Chris Lyles, who took over as the new manager of WAPA’s Equipment Loan Program in August, is making some updates to the popular program that reflect the changing needs of our customers, as well as advances in technology.
Planning the future
The increasing availability of easy-to-use diagnostic tools is prompting Lyles to look at new ways the Equipment Loan Program can support WAPA customers. “It’s possible now to walk into Home Depot and pick up a pocket-sized infrared (IR) camera for a few hundred dollars that will serve the purpose for a home energy audit,” he observed. “So we are asking ourselves what other needs our customers have that the program can meet.”
One answer is to stock more sophisticated versions of consumer-level tools for linemen and electricians to use for industrial audits and transmission and distribution system maintenance. The boroscope, for example, allows the user to take thermal images in tight spaces where just pointing and shooting with an IR camera might fail to pinpoint the problem. Utility field crews can use the LineTracker power monitor to diagnose fast-moving and minute malfunctions in overhead lines.
Providing instruction on the proper use of borrowed equipment is another one of Lyles’s goals. Currently, customers can find general equipment training resources on the Energy Services website, but Lyles has something more specific in mind. WAPA plans to produce videos that explain how to use the equipment, and post them on WAPA’s YouTube channel. The URLs will be sent to customers in place of physical manuals when they borrow a tool, providing a quicker, easier start when using the equipment. Perhaps most importantly, the customized videos will give customers a more personal connection to Energy Services and WAPA.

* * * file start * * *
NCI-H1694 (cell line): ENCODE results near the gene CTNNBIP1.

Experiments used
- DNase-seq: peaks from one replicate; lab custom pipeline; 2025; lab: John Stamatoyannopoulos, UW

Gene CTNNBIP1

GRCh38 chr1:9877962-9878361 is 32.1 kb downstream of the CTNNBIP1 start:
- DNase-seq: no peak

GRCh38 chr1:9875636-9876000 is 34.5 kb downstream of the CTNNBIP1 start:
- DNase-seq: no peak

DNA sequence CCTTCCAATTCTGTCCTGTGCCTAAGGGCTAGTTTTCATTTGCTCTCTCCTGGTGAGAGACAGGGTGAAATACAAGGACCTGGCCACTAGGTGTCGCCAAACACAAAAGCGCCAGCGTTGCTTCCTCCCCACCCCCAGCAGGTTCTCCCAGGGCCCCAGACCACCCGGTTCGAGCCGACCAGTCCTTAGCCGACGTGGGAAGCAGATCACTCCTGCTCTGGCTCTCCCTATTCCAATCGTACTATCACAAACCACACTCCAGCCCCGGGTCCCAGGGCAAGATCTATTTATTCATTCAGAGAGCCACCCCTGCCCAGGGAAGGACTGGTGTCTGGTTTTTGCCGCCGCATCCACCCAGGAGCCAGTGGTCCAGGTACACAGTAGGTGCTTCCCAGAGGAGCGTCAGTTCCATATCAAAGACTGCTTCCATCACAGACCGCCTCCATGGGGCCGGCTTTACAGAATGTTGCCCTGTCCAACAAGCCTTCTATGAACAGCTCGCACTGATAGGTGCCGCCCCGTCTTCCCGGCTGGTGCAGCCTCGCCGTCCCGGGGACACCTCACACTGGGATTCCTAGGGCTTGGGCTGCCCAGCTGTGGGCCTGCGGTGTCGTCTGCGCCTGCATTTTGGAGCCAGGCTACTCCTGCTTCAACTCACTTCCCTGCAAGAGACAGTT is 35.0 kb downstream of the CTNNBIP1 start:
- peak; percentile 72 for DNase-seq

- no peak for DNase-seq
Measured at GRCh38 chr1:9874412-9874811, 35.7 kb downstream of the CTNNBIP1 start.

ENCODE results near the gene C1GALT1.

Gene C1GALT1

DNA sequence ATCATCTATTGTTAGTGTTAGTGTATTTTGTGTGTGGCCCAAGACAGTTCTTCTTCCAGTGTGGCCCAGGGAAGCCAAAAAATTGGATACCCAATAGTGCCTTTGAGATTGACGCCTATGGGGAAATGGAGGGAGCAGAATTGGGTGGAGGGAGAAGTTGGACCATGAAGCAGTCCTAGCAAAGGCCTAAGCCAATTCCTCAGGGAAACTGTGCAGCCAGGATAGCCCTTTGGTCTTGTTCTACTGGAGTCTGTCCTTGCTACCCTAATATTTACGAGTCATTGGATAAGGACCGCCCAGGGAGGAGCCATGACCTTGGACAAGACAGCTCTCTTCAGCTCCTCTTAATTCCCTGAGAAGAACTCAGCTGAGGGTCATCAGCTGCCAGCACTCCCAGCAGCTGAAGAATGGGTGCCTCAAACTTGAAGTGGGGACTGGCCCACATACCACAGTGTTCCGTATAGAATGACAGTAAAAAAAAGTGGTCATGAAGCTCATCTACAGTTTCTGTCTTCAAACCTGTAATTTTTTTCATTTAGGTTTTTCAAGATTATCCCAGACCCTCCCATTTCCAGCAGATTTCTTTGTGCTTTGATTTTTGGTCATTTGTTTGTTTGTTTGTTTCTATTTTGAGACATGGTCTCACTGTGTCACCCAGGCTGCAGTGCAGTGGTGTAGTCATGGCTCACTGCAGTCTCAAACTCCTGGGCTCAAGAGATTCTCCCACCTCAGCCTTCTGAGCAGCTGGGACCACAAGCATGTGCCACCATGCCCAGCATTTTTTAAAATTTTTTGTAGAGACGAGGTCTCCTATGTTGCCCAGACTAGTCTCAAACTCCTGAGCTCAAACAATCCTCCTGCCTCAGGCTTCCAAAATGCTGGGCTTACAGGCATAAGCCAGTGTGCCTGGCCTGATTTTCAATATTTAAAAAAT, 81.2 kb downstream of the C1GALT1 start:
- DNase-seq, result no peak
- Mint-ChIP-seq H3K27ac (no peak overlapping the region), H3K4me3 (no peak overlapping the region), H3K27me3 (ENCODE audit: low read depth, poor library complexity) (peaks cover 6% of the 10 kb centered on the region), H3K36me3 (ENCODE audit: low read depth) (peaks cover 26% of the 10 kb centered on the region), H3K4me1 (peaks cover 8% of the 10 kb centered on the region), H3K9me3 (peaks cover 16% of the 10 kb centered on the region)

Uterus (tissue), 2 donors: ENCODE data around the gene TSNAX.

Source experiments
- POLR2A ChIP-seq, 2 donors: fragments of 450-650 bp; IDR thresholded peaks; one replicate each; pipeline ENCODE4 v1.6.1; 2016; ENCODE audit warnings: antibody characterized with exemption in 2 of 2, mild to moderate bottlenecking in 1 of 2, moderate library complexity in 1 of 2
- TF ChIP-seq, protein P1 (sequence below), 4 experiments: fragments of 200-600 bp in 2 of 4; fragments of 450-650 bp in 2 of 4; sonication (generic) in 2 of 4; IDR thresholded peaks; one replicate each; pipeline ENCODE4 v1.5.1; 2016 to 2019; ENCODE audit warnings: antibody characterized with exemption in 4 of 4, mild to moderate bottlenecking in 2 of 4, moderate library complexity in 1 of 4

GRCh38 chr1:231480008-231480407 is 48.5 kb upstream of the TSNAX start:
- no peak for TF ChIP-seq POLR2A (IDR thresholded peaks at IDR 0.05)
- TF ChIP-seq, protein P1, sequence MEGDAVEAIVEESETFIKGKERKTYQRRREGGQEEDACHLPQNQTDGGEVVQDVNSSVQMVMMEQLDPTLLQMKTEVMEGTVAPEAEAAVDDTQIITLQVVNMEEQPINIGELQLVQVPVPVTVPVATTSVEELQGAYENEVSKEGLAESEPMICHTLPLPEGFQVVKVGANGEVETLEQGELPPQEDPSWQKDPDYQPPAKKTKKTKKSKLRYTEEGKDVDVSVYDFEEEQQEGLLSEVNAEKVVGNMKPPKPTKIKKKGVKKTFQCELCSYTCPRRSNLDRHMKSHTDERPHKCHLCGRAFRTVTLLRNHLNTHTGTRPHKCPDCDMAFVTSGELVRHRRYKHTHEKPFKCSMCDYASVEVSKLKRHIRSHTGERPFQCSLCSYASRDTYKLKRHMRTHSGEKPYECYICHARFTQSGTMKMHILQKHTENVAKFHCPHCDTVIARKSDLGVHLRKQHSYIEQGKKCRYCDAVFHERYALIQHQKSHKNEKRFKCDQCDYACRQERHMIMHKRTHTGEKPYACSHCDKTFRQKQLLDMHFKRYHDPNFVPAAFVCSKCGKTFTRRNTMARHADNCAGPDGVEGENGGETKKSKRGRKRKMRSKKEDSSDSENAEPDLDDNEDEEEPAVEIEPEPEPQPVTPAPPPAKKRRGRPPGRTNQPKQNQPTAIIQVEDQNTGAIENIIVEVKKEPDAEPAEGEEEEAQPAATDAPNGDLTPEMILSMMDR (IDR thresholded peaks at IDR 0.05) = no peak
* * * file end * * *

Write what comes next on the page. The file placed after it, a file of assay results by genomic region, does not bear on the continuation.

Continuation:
Help shape the program
The Equipment Loan Program and Energy Services have always provided WAPA customers with a direct line to technical assistance and support for their maintenance, load management and planning needs. Those needs have evolved—a slow-sounding word for the rapid-fire change occurring in our industry—and we want to make sure our services keep pace. Your input, suggestions and feedback are crucial to the direction the program takes.
Tell us what kinds of tools you would like to see added to our library. “Our equipment inventory should reflect that we understand the changes going on in the industry and that we know how to help our customers deal with them,” Lyles explained.
If you know of an online resource that gave you a better understanding of a borrowed tool, share that with Energy Services. The same goes for that clever solution you discovered while using it. The Equipment Loan Program is your program and we are eager to hear how we can better serve you.